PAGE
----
#TP=2#BP=0 #TP=1#BP=1 #TP=0#BP=2 8, 8, 2 2, 9, 5 4, 1, 4 6, 1, 3 2, 2, 1 7, 0, 6

In anonymous games, players have different utilities but do not distinguish between other players (for instance, having to choose between "go to cinema" and "go to bar" while caring only how crowded will each place be, not who'll they meet there). In such a game a player's utility again depends on how many of his peers choose which strategy, and his own, so ${\displaystyle sn{\tbinom {n+s-2}{s-1}}}$ utility values are required.

If the number of actions grows with the number of players, finding a pure Nash equilibrium in an anonymous game is NP-hard.[8] An optimal correlated equilibrium of an anonymous game may be found in polynomial time.[2] When the number of strategies is 2, there is a known PTAS for finding an ε-approximate Nash equilibrium.[10]

### Polymatrix games

If the game in question was a polymatrix game, describing it would require 24 utility values. For simplicity, let us examine only the utilities of player I (we would need two more such tables for each of the other players).
L R 4, 6 8, 7 3, 7 9, 1
l r 7, 7 1, 6 8, 6 6, 4
l r 2, 9 3, 3 2, 4 1, 5

If strategy profile (B,R,l) was chosen, player I's utility would be 9+8=17, player II's utility would be 1+2=3, and player III's utility would be 6+4=10.

In a polymatrix game (also known as a multimatrix game), there is a utility matrix for every pair of players (i,j), denoting a component of player i's utility. Player i's final utility is the sum of all such components. The number of utilities values required to represent such a game is ${\displaystyle O(n^{2}*s^{2})}$.

Polymatrix games always have at least one mixed Nash equilibrium.[11] The problem of finding a Nash equilibrium in a polymatrix game is PPAD-complete.[5] Moreover, the problem of finding a constant approximate Nash equilibrium in a polymatrix game is also PPAD-complete.[12] Finding a correlated equilibrium of a polymatrix game can be done in polynomial time.[2] Note that even if pairwise games played between players have pure Nash equilibria, the global interaction does not necessarily admit a pure Nash equilibrium (although a mixed Nash equilibrium must exist).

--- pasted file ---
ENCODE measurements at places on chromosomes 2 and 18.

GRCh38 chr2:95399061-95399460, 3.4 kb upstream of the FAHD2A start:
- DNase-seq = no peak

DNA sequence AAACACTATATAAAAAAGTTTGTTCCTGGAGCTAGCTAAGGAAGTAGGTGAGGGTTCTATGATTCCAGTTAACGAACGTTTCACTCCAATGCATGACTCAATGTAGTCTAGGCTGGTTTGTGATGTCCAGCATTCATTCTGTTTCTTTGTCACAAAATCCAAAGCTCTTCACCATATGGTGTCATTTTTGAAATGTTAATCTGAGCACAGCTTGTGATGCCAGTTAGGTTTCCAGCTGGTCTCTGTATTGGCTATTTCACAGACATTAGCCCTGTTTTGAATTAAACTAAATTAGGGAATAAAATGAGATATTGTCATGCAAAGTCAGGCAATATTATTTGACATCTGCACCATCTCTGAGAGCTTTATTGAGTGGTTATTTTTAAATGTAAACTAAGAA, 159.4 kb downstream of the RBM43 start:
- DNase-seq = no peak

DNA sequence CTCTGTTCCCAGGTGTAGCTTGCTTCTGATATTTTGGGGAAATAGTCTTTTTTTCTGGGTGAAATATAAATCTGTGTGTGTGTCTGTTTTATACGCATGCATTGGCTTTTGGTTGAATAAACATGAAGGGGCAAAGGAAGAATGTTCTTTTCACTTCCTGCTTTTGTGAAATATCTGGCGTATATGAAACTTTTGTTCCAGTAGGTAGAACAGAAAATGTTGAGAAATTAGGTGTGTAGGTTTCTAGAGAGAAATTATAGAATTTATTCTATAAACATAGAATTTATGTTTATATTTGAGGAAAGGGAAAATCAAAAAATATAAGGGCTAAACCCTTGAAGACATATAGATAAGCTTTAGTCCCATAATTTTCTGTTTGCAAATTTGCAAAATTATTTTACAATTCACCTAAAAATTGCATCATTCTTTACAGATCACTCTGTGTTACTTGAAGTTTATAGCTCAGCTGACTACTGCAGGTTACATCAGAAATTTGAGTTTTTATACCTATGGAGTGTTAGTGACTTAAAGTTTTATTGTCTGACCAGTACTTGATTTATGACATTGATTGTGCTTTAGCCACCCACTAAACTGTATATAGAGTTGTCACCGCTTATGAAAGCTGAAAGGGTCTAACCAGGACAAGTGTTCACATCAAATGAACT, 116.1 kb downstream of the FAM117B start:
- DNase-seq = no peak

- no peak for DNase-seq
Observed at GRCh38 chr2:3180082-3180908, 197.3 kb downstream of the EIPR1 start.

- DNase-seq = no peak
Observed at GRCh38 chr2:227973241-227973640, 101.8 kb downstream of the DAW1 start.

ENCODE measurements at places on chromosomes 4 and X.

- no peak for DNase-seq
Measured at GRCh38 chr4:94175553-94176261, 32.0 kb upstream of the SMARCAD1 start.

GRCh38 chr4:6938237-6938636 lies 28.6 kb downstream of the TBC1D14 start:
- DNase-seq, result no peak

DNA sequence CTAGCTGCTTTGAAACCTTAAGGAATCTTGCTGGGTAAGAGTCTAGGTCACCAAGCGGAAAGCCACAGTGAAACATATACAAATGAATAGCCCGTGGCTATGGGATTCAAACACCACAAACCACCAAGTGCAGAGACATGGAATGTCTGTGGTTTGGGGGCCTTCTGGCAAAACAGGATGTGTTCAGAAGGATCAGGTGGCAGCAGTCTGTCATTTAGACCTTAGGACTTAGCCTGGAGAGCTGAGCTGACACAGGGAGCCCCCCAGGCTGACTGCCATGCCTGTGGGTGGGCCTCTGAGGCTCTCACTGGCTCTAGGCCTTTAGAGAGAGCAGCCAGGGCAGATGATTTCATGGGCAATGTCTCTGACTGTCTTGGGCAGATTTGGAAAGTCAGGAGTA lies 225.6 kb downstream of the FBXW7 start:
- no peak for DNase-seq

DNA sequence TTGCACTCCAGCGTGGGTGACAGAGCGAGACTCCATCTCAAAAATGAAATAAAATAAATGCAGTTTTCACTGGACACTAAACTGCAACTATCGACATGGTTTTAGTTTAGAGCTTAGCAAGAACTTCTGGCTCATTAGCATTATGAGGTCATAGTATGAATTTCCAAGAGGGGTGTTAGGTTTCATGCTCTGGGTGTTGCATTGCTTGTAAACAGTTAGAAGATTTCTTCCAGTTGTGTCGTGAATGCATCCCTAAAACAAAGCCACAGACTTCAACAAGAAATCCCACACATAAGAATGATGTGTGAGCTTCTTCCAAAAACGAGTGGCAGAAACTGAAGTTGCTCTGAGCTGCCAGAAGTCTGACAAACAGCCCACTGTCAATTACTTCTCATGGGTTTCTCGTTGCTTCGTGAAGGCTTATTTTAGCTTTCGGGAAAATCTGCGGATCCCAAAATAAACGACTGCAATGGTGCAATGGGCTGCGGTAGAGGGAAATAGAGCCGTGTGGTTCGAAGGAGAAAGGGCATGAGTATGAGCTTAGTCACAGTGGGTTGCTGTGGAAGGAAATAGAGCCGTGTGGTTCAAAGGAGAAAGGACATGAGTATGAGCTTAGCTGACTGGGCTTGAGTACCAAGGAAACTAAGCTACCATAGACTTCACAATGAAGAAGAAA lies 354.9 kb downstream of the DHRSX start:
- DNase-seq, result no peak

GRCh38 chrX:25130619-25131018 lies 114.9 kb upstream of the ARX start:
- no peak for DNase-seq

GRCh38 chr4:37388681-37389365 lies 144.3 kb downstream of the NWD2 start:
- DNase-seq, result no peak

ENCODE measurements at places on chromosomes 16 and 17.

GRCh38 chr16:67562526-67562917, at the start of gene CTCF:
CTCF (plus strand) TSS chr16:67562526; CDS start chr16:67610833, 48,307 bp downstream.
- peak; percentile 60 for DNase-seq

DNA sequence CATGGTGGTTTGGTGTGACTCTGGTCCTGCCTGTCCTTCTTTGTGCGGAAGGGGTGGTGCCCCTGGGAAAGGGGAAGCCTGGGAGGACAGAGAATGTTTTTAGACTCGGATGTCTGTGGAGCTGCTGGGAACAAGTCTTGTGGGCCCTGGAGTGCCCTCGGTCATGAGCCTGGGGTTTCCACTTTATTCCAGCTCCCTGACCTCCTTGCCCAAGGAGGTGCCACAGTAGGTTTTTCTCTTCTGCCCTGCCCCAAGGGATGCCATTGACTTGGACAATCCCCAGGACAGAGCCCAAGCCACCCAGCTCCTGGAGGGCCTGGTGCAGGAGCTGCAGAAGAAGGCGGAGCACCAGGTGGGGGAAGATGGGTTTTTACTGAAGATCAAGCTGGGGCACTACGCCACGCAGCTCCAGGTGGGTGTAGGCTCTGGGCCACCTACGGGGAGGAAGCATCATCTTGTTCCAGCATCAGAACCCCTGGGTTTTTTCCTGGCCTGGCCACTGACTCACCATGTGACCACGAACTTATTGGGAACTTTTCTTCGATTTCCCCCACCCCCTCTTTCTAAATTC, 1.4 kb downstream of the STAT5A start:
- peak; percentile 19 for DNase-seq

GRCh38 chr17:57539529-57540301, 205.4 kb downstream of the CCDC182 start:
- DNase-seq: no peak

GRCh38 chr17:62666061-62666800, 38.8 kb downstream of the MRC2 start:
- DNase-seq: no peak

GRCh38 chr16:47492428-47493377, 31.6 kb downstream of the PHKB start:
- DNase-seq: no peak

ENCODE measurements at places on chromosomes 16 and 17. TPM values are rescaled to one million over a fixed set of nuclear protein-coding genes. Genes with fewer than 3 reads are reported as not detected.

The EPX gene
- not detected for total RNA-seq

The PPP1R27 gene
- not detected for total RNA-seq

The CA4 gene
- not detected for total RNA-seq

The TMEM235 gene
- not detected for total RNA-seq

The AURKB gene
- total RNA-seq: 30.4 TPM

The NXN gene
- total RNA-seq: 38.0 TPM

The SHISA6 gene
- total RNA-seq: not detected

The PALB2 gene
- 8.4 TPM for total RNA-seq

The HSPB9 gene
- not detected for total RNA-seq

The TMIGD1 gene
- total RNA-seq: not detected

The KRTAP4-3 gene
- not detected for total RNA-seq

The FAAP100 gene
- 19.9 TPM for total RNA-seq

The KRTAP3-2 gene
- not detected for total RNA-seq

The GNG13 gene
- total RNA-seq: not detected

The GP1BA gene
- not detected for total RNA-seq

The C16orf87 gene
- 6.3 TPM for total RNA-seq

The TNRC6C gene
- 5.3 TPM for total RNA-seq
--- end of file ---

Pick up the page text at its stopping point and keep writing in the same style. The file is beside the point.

Competitive polymatrix games with only zero-sum interactions between players are a generalization of two-player zero-sum games. The Minimax theorem originally formulated for two-player games by von Neumann generalizes to zero-sum polymatrix games.[13] Same as two-player zero-sum games, polymatrix zero-sum games have mixed Nash equilibria that can be computed in polynomial time and those equilibria coincide with correlated equilibria. But some other properties of two-player zero-sum games do not generalize. Notably, players need not have a unique value of the game and equilibrium strategies are not max-min strategies in a sense that worst-case payoffs of players are not maximized when using an equilibrium strategy. There exists an open source Python library[14] for simulating competitive polymatrix games.

Polymatrix games which have coordination games on their edges are potential games [15] and can be solved using a potential function method.

### Circuit games

0, 0 0, 1 1, 0 1, 1 Let us now equate the players' various strategies with the Boolean values "0" and "1", and let X stand for player I's choice, Y for player II's choice and Z for player III's choice. Let us assign each player a circuit: Player I: X ∧ (Y ∨ Z) Player II: X ⨁ Y ⨁ Z Player III: X ∨ Y These describe the utility table below. 0, 0, 0 0, 1, 0 0, 1, 1 0, 0, 1 0, 1, 1 1, 0, 1 1, 0, 1 1, 1, 1

The most flexible of way of representing a succinct game is by representing each player by a polynomial-time bounded Turing machine, which takes as its input the actions of all players and outputs the player's utility. Such a Turing machine is equivalent to a Boolean circuit, and it is this representation, known as circuit games, that we will consider.

Computing the value of a 2-player zero-sum circuit game is an EXP-complete problem,[16] and approximating the value of such a game up to a multiplicative factor is known to be in PSPACE.[17] Determining whether a pure Nash equilibrium exists is a ${\displaystyle \Sigma _{2}^{\rm {P}}}$-complete problem (see Polynomial hierarchy).[18]

### Other representations

Many other types of succinct game exist (many having to do with allocation of resources). Examples include congestion games, network congestion games, scheduling games, local effect games, facility location games, action-graph games, hypergraphical games and more.

## Summary of complexities of finding equilibria

Below is a table of some known complexity results for finding certain classes of equilibria in several game representations. "NE" stands for "Nash equilibrium", and "CE" for "correlated equilibrium". n is the number of players and s is the number of strategies each player faces (we're assuming all players face the same number of strategies). In graphical games, d is the maximum indegree of the game graph. For references, see main article text.